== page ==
Members Area

Forgotten your password?

June 4 2017, News Reviews The David Beach Competition


WODS Musical Theatre Company

The Playhouse


Friday2nd June 2017

Lionel Bart’s Oliver! is an exceptional piece of work: from beautifully crafted, lyrical song to beautifully crafted, lyrical song and from classic Musical Theatre set-piece to Musical Theatre  set piece. It presents exiting, colourful Dickensian characters in splendid style and I like it! Having witnessed countless productions of Oliver! including a few falling into the, shall we say ‘less than fabulous’ category I have never left the theatre without a jaunty song and a stupid grin on my lips. The story is simple but engaging and the show is shot-through with the potential for musical theatre spectacle. So I was very pleased to be visiting the splendid Playhouse at the end of a busy week to see if WODS could give their audience an escape from the realities of tragedies, elections and Trumpery.

Director Aaron Pengelly gave us just what we wanted. This was a good-looking show filled with great singing, dancing and some lovely stage pictures. Carrie Buck and Bev Priest (who also gave us a very warm welcome to the theatre) had picked up the choreography gauntlet and must have worked the team very hard. Dance was full of energy and featured some very impressive and athletic lifts, the chorus really throwing themselves into the fray.

The orchestra, under well-known and widely respected Musical Director Matt Tilke provided a very pleasing, balanced sound and supported the singing sympathetically and I particularly enjoyed Jon Hopes’ trombone work. Singing was universally good from principals and chorus alike. The young work-house inmates gave us plenty of attack and energy from the ‘get-go’ with their rousing Food Glorious Food and their contribution remained at the same high standard whenever they popped up during the show.

Technically the show was strong: Very attractive settings, realising everything from Workhouse to Funeral Directors’ to London Bridge; Lighting was suitably moody when needed and sound was impressively clear. I liked the scene transitions being made in plain sight, often utilising cast members to move props and furniture, which nicely maintains the ‘theatrical spell’ without breaking the flow of the show. I was however a little disappointed that the cast were sometimes joined by black-clad stage crew which spoiled the effect rather: perhaps a simple waist coat and flat cap might have disguised them?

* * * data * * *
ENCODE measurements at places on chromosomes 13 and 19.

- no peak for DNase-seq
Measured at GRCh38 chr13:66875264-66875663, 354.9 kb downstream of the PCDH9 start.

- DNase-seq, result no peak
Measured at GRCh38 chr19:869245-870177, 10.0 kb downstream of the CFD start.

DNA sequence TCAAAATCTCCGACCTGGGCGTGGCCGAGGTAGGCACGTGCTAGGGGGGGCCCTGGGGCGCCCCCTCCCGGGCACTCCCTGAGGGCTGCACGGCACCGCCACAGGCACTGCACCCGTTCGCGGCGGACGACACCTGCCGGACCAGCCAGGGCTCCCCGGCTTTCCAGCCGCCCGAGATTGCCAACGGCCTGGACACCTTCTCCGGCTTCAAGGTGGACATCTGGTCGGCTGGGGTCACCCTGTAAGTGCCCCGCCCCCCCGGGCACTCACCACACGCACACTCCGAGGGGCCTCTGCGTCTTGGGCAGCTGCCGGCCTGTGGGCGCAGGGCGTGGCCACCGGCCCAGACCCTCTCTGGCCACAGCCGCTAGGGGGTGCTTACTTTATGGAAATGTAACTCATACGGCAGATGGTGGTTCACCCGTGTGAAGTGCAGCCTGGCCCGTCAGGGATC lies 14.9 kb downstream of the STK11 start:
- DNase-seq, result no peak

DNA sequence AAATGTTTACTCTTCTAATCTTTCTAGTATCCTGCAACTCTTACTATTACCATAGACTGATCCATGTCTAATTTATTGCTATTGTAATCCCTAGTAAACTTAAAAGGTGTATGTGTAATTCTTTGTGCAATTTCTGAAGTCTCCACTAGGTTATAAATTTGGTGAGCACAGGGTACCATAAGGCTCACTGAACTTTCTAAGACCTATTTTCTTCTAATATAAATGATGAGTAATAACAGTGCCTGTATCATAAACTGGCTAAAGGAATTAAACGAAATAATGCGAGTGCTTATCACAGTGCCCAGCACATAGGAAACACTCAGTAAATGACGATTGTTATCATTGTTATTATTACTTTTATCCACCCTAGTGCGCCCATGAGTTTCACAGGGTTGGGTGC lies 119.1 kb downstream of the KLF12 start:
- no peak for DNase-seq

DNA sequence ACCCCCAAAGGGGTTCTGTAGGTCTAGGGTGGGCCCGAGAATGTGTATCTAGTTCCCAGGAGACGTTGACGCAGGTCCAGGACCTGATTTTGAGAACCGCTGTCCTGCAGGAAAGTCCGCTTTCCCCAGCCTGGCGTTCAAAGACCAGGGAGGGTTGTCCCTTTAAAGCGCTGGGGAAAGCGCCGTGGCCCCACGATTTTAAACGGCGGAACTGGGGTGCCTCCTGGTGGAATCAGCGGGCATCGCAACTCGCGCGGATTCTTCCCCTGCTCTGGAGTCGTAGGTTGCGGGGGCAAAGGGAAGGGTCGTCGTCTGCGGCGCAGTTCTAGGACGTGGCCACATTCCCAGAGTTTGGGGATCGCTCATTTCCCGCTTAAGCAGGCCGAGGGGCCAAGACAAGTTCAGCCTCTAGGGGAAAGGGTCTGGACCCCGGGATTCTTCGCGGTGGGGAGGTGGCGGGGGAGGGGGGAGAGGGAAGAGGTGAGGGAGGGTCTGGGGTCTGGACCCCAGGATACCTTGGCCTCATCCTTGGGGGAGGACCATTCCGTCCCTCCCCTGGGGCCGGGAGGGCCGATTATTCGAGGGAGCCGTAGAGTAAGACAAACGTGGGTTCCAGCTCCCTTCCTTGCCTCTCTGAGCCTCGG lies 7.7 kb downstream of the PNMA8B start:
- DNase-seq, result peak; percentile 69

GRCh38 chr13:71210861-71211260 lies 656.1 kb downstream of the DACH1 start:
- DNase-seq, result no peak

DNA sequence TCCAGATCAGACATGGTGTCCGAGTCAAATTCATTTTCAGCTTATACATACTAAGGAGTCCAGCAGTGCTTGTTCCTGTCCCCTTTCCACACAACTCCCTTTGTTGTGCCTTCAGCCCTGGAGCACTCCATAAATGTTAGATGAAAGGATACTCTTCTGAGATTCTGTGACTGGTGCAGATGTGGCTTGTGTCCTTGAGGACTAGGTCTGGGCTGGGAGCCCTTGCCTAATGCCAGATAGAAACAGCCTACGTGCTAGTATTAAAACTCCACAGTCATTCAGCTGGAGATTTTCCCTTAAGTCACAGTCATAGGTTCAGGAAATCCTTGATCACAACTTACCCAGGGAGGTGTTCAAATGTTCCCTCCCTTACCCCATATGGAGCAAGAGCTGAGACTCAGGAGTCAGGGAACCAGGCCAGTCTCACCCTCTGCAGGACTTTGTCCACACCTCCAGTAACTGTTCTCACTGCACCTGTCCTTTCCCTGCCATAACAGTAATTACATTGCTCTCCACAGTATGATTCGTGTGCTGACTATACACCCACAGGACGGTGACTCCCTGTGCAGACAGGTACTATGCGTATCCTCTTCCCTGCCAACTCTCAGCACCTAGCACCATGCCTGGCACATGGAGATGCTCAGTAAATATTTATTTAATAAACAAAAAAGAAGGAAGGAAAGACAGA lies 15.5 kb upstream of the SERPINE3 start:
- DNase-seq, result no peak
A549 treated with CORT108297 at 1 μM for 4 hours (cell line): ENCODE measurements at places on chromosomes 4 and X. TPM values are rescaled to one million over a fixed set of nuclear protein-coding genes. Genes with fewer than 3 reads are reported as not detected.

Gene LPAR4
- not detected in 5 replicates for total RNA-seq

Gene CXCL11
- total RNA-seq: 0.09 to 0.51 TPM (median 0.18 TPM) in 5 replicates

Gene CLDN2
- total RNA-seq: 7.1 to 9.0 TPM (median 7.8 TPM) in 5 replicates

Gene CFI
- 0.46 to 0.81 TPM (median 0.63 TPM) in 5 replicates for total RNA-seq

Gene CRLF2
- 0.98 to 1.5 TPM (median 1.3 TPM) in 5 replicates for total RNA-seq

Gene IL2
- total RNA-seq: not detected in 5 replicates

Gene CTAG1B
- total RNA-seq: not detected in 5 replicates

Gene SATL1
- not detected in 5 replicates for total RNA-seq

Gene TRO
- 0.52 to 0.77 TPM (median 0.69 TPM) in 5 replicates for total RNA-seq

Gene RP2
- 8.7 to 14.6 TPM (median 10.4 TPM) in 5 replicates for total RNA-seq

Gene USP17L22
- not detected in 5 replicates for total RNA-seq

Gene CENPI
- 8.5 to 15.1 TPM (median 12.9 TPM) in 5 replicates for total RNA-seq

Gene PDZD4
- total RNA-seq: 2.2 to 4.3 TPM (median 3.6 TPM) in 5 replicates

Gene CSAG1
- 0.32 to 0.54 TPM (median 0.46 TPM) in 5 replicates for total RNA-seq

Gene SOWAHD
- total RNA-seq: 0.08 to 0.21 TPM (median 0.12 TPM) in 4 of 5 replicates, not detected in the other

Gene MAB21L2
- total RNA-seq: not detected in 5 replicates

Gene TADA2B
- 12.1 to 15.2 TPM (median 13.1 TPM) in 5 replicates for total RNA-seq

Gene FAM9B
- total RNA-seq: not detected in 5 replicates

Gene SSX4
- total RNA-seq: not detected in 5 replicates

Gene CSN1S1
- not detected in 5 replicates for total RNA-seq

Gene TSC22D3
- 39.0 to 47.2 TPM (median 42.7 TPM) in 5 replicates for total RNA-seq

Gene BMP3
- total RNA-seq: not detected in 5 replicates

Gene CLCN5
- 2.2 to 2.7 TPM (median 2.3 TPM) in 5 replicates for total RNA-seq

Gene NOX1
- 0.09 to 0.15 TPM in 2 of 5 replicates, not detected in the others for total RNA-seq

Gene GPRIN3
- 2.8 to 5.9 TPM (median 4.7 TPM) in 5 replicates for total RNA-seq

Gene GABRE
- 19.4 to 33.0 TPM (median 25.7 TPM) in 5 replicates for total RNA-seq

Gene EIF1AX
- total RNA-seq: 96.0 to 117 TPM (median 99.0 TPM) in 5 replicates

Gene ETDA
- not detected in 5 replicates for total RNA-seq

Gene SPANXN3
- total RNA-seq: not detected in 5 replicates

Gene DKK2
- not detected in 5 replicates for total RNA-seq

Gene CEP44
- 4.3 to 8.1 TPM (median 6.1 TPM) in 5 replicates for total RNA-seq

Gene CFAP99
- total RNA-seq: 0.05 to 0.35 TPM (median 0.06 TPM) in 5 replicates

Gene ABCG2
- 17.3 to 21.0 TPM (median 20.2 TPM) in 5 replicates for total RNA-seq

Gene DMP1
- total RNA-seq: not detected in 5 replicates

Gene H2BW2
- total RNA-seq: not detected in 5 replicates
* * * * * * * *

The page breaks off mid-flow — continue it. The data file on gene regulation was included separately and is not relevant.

Performances were strong from the principals: Freya Grafton’s Oliver was a charming and very self-assured characterisation- strong, word-perfect, clear and backed-up with some very good singing; Jack Walker’s Artful Dodger was packed with energy and stand-out singing; Laura Grace James gave us a beautifully sung Nancy (I would perhaps have liked to see a few more smiles earlier in the performance to balance the passionately played tragedy later on but this may have been a directorial decision?), her As Long as He Needs Me was very moving; Blair Ruddick’s Fagin was delivered with confidence and though a little different from the Fagin of my mind’s eye, he certainly got the job done and Will Taylor’s Bill Sykes was suitably wicked and often frightening. This was a strong line-up who were supported by a strong supporting cast – too many to list here but there were clear standouts: Kirsty Slater as Bet, showing off a lovely, powerful singing voice; Dave Bailey as Mr Brownlow, bringing an experienced, calm presence and of course the excellent (and brilliantly made-up) Mr Chops as Bullseye to name a few.

I would be lying if I were to say that everything was perfect with the show. There was for me at least, the feel of a director still learning his craft: pace was often a little strange and some ‘business’ was a little clumsy: The Sowerberry’s scene was both stilted and rushed, the death of the old lady in the workhouse was rather insensitively judged (if very funny!) and the shooting on London Bridge was a little ‘muddy’. This having been said, the show was highly entertaining and looked great.

There is a feel from WODS that they are, again on an upward trajectory and this was another great step on the way. I sat in a full house audience of punters (apart from one gentleman sitting two seats away from me who actually snored throughout, waking only for the end of the finale to stand and applaud!) who were fully engaged and clearly loved the show.It was also very pleasing to see so many folks from other local societies coming to watch. I had a great time and eagerly await Made In Dagenham as WODS move from strength to strength.

Thanks for inviting me